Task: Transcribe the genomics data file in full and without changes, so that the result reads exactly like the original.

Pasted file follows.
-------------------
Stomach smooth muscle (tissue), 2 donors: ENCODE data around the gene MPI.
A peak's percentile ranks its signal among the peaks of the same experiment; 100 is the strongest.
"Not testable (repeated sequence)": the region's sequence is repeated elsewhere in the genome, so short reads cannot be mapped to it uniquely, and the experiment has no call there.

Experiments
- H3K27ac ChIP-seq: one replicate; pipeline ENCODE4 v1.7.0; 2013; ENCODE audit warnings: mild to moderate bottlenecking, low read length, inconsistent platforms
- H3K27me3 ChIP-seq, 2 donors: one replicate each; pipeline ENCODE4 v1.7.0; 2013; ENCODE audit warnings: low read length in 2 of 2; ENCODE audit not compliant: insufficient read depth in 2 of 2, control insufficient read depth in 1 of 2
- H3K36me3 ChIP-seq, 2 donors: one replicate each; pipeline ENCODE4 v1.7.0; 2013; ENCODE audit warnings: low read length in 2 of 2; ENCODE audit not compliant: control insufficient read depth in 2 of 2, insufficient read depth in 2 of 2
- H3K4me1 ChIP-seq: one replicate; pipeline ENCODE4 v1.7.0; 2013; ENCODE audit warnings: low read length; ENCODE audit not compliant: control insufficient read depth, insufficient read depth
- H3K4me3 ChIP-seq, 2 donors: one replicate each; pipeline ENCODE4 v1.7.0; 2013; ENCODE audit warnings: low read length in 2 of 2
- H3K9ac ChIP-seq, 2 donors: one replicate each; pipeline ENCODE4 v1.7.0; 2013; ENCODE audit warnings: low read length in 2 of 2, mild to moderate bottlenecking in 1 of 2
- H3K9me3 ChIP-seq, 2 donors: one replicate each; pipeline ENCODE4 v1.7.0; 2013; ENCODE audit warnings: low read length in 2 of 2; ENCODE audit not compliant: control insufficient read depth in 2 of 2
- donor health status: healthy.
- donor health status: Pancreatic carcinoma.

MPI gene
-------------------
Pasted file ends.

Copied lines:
Stomach smooth muscle (tissue), 2 donors: ENCODE data around the gene MPI.
A peak's percentile ranks its signal among the peaks of the same experiment; 100 is the strongest.
"Not testable (repeated sequence)": the region's sequence is repeated elsewhere in the genome, so short reads cannot be mapped to it uniquely, and the experiment has no call there.

Experiments
- H3K27ac ChIP-seq: one replicate; pipeline ENCODE4 v1.7.0; 2013; ENCODE audit warnings: mild to moderate bottlenecking, low read length, inconsistent platforms
- H3K27me3 ChIP-seq, 2 donors: one replicate each; pipeline ENCODE4 v1.7.0; 2013; ENCODE audit warnings: low read length in 2 of 2; ENCODE audit not compliant: insufficient read depth in 2 of 2, control insufficient read depth in 1 of 2
- H3K36me3 ChIP-seq, 2 donors: one replicate each; pipeline ENCODE4 v1.7.0; 2013; ENCODE audit warnings: low read length in 2 of 2; ENCODE audit not compliant: control insufficient read depth in 2 of 2, insufficient read depth in 2 of 2
- H3K4me1 ChIP-seq: one replicate; pipeline ENCODE4 v1.7.0; 2013; ENCODE audit warnings: low read length; ENCODE audit not compliant: control insufficient read depth, insufficient read depth
- H3K4me3 ChIP-seq, 2 donors: one replicate each; pipeline ENCODE4 v1.7.0; 2013; ENCODE audit warnings: low read length in 2 of 2
- H3K9ac ChIP-seq, 2 donors: one replicate each; pipeline ENCODE4 v1.7.0; 2013; ENCODE audit warnings: low read length in 2 of 2, mild to moderate bottlenecking in 1 of 2
- H3K9me3 ChIP-seq, 2 donors: one replicate each; pipeline ENCODE4 v1.7.0; 2013; ENCODE audit warnings: low read length in 2 of 2; ENCODE audit not compliant: control insufficient read depth in 2 of 2
- donor health status: healthy.
- donor health status: Pancreatic carcinoma.

MPI gene